We found a bear sanctuary, quite by mistake, and watched person-size creatures playfully bite each others heads.. 

The bears had been rescued from poachers who keep them in ludicrously small boxes that the bears can’t even get all their limbs inside of, and ‘milk’ them via an open wound for ‘bear bile’.  The Chinese like to use bear bile in medicine.

We whizzed along, daydreaming about milking Chinese bear poachers and enjoying the ride.


Laos highway

Around two I heard a strange little repetitive tinny sound, like metal bumping along.   I dreamed on, oblivious. 

At half two the cogs in my brain began whirring and I turned to see a detached bungie cord bouncing along behind the bike.

Several minutes later I realized what that meant, and we screeched to a halt.

The bag containing both of our passports had fallen off the back of the bike. 

We feverishly hunted for the stuff along vast tracts of road. We retrieved the waterproof rucksack cover we kept the pan set in.  That was it. 

We had lost two passports, a wallet with $30, a USB pen drive, all my make-up, and our pan set and mugs. 

A good days work, and all thanks to my non-vicious bungie attachment method.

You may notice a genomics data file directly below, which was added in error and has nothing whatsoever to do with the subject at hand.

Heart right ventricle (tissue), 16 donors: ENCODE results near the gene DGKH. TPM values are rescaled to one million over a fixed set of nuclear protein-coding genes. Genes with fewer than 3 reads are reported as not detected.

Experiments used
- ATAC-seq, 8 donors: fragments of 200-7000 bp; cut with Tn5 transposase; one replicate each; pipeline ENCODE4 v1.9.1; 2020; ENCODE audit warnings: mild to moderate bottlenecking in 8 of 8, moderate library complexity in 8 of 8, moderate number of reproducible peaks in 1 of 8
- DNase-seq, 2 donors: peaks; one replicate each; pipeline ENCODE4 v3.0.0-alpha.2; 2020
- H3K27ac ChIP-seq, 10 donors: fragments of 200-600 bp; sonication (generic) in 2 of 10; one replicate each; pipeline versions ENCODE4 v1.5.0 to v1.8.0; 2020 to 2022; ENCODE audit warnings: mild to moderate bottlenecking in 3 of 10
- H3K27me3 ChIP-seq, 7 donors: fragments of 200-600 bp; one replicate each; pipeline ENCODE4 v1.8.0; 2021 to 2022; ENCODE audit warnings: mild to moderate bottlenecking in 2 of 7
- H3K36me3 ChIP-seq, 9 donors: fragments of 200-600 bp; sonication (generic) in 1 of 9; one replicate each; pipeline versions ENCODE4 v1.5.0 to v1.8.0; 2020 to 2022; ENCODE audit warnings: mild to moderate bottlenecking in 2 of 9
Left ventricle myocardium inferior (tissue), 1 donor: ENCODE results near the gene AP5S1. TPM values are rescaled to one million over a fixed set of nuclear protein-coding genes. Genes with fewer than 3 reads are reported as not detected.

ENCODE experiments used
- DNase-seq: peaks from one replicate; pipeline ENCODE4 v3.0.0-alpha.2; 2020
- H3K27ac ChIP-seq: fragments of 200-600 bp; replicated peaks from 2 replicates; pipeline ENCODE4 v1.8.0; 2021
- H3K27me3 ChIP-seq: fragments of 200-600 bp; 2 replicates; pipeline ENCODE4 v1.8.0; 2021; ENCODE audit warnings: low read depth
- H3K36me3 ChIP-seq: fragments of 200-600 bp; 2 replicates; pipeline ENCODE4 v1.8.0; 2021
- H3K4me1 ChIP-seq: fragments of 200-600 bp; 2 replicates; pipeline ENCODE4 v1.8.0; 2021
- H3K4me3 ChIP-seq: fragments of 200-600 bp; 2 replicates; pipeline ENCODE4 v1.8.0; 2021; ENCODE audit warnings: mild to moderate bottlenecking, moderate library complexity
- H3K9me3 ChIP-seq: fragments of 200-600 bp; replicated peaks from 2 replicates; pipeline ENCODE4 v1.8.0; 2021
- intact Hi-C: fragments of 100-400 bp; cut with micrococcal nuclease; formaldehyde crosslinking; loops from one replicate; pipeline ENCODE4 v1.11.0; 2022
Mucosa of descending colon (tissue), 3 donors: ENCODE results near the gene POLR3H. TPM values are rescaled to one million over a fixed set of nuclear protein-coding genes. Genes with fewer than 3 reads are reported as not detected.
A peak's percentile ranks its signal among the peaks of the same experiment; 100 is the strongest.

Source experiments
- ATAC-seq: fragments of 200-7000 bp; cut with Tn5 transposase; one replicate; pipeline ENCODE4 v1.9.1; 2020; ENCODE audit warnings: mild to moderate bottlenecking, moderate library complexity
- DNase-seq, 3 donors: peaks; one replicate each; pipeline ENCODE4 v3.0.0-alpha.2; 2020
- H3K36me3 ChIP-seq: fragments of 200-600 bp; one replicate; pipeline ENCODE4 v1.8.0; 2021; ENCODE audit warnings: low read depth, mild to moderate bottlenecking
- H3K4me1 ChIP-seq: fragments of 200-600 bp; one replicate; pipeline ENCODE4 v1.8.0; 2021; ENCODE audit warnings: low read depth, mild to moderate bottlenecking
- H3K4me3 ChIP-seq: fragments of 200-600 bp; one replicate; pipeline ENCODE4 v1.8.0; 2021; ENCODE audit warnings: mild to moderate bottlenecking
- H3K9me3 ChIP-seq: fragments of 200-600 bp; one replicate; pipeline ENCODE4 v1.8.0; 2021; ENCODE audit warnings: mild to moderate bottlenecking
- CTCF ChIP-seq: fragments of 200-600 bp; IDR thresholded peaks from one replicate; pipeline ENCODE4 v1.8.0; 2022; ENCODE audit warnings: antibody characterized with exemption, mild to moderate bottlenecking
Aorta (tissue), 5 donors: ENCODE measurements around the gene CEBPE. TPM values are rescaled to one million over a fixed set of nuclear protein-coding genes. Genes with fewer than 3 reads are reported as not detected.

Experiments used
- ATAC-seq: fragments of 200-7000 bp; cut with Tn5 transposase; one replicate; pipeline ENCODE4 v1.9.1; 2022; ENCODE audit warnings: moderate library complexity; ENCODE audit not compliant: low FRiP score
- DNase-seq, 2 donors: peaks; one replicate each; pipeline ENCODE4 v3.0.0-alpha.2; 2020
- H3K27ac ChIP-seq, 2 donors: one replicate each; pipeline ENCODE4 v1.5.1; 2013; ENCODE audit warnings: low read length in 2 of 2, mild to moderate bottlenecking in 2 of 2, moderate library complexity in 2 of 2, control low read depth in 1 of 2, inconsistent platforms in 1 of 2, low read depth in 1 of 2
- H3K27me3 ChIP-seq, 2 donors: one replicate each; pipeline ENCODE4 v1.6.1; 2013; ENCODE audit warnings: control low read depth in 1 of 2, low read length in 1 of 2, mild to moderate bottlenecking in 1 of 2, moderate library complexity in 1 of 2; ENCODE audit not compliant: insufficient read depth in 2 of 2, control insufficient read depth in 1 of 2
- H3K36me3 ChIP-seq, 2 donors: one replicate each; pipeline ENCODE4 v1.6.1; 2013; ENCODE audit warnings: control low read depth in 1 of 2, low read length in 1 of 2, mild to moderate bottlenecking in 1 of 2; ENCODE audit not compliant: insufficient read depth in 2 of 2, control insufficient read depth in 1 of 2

I believe that morning I may also have been heard to mutter something along the lines of: ‘Don’t tie it down too tight or the mosquito cream will explode like last time.’ before taking it off Adam, who no doubt was doing a perfectly adequate job. Frankly in hindsight exploded mosquito cream would have been a far more amusing mess.

So our trip to South Laos won‘t happen, as we instead spend a week in Vientiane trying to sort out the ridiculous faff involved in trying to leave Laos, in order to then go to Bangkok to procure new passports.  The price of the passports also means after Thailand we will no longer be able to afford to visit Cambodia and Vietnam, and will have to head straight down to Malaysia.  It will cost us 350 pounds. 

Ho, and indeed, Hum.

And with that the latest saga of our ever-more-ridiculous trip is told, and I leave you to sit in a dark room, flogging myself.  Goodbye.



  1. Hi Nicky, I only just cottoned on to the fact you are on an amazing motorcycling trip. It must be a distant memory for you now, but I was interested in reading the Turkey and Iran bits. Two things struck me:

    1) I am stunned you two had the balls to drive through Iran. I contend nowhere else on earth is as dangerous as an Iranian road. So you have my utmost respect.

    2) You stayed in the same place as me in Yazd. Oh the memories.

    Anyway, have fun on the rest of the trip, and keep up the blogging - it's very entertaining!

    Andrea (from school)

  2. ps by entertaining I mean good, obviously!

  3. I agree with Andrea. It's very entertaining and written very well. I know how much work it is keep your blog updated on the road.
    Great to hear that things are going well with you, apart from having to get new passports.
    Keep up the good blogging and enjoy yourselves.